Today the Criollo is mainly a working cow horse, but is also used for pleasure and rodeo and other competitive events, because it is easy to handle, agile and quite fast.

Endurance rides are organized by the Criollo Breeders Association to prove and even increase the remarkable endurance of the Criollo horse. The Argentine Criollo organization is one of several in South America to put on these test rides, which are open only to purebred Criollo horses

The participating horses are gathered 30 days prior to the ride, and pastured together to ensure that no special treatment is given to any horses. It’s the best horse that is supposed to win, not the best trained one, or the best fed one, or one that has received medical treatment. The distance of the ride is about 465 miles (750 km) and the maximum time allowed is 75 hours, although the minimum is 56 hours. The ride is completed in 14 daily sessions, with the distance per day being shorter the first few days to assist horses that have been idle . The shorter distance is 80 km and is covered in 4 hours.

The only feed the horses are allowed during the 14 days is the grass they snatch along the roadside. Horses are checked by a vet at the end of each day and any doubt of fitness causes elimination. The primary purpose of the rides is to select animals for breeding purposes, ones that will pass on their unusual stamina to their offspring.


The Argentine Criollo is a hardworking horse that thrives on the grass it can find, without supplemental feeding. Even under hard work, this horse seems to bloom and grow healthier. The bone structure is said to be made like steel and problems in the legs and feet are extremely uncommon. The Criollo is probably as tough and sound as any other horse in the world, is unsurpassed in many ways, has plenty of bone, very strong joints and wonderful hooves. It is rarely unsound on any of these counts. It is the cow pony of the legendary gauchos.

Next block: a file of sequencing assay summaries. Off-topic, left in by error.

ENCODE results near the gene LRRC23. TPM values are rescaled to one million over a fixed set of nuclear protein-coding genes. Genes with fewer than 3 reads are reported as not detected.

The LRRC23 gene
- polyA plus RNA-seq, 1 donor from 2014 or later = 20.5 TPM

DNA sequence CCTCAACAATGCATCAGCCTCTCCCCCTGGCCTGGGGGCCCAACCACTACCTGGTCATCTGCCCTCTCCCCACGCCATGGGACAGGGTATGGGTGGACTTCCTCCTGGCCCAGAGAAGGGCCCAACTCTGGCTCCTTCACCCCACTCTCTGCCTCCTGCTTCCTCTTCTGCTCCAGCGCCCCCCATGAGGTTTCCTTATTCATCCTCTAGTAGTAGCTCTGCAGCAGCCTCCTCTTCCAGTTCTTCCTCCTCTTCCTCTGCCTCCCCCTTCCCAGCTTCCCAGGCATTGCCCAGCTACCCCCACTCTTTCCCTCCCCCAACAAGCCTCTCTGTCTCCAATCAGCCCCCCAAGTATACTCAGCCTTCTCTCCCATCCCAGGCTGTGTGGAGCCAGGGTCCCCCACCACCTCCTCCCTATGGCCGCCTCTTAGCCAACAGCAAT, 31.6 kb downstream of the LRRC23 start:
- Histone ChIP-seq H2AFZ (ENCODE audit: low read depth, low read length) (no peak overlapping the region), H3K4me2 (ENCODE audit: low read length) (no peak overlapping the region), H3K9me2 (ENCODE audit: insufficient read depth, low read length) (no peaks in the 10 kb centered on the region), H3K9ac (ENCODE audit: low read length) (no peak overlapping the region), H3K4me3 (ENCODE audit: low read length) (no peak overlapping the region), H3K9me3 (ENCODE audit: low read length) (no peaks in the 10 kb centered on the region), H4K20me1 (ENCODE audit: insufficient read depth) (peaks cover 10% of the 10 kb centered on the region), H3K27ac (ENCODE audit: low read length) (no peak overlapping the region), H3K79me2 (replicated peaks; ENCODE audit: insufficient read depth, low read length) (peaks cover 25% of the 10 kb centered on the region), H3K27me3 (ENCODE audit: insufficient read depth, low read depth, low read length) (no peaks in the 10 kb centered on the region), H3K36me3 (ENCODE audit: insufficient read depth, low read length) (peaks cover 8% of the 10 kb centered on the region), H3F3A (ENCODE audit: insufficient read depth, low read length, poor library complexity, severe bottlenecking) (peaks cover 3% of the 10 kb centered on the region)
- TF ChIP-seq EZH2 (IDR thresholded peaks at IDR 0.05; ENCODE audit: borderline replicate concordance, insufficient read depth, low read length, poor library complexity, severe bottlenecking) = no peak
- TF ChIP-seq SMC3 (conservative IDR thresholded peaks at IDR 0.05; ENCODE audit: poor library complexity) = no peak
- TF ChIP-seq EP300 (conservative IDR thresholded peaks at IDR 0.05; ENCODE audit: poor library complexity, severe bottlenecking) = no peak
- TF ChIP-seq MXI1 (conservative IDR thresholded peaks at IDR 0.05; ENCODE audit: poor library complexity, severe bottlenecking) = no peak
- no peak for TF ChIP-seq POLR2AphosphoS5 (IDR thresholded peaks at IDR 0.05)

Argentina’s legendary polo ponies are the result of Criollo mares crossed with the Thoroughbreds.

The Argentine Criollo is found in a great variety of colors. Many breeders favor the dun, or grulla colors, which are said to be the color of the very toughest horses. A good number of Criollo horses are either dun or grullo (lobuno). This is a sturdy, stocky horse. The neck is of medium length and strong, the croup is sloped and round and the tail is carried close to the buttocks whether at work or rest. The mane and tail are thick. The head has either a straight or a slightly convex profile, whereas years ago this horse was always found to have the typical Iberian convex-shaped head.

Of the various criollo breeding countries in South America, the Argentine Criollo was the first to achieve official status as a breed, due to the efforts of Emilio Solanet, who founded the studbook in 1918, after he observed the degeneration of criollo horses in his country. Official recognition by the Rural Argentine Society followed in 1922. In the studbook, Solanet’s horses have the status of foundation horses, and are marked in pedigrees with a B (for basis).

Argentine Criollo herd Criollo

Article copyright HorseShowCentral.com Submitted by Hardy Oelke and Photos copyright Oelke or Oelke Archive.

Reproduction of any portion this copyrighted website without written permission the publisher is prohibited and subject to legal action reproduction of any portion this copyrighted website without written permission the publisher is prohibited and subject to legal action